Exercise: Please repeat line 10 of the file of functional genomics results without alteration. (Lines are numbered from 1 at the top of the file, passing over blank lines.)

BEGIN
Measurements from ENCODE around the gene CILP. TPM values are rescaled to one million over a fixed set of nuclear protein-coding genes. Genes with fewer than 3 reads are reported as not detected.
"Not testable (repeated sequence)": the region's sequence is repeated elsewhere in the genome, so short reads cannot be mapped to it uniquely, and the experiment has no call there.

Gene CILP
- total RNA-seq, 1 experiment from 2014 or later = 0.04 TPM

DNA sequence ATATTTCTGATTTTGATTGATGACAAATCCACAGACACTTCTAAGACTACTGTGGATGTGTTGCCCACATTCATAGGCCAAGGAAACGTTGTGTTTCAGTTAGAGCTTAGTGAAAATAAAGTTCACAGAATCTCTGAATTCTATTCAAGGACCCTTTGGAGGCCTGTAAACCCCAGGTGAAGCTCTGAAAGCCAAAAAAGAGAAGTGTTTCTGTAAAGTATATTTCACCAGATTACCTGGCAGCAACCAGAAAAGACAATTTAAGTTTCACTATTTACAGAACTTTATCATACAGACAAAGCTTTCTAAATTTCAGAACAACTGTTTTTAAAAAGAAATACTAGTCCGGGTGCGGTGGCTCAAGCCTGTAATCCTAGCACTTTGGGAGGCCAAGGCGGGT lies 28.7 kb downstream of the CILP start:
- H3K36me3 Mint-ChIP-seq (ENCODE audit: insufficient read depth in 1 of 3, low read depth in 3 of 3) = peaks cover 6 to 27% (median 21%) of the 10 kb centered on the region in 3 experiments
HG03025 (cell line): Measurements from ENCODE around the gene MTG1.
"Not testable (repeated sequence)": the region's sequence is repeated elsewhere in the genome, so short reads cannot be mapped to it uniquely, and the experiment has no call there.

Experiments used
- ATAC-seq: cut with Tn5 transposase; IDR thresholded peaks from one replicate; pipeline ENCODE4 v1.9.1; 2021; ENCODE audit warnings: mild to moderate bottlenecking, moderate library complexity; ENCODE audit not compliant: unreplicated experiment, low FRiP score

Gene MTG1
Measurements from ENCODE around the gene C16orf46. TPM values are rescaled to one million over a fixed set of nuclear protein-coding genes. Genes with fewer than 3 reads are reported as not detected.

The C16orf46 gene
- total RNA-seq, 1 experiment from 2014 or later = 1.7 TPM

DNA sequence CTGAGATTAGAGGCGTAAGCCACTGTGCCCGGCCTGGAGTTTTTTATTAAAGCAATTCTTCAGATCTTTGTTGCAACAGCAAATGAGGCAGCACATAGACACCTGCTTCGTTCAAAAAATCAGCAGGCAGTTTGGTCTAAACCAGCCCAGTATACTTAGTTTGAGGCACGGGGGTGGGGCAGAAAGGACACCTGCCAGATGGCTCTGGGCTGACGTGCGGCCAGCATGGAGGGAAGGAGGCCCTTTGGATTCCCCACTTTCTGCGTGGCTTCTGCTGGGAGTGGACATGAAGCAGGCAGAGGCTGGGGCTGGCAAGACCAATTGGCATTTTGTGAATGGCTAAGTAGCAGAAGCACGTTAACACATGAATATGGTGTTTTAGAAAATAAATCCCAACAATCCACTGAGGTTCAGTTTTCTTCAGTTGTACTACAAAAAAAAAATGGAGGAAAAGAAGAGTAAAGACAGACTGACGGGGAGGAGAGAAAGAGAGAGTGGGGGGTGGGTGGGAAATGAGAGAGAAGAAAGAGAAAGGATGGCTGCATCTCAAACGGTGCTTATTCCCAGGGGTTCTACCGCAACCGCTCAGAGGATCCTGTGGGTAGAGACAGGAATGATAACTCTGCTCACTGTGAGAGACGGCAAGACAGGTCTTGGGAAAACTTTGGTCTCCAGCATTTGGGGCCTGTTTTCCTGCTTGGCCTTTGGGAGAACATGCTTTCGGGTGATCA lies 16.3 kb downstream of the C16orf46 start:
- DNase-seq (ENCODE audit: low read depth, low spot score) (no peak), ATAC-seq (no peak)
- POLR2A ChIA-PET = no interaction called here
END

- ATAC-seq: cut with Tn5 transposase; IDR thresholded peaks from one replicate; pipeline ENCODE4 v1.9.1; 2021; ENCODE audit warnings: mild to moderate bottlenecking, moderate library complexity; ENCODE audit not compliant: unreplicated experiment, low FRiP score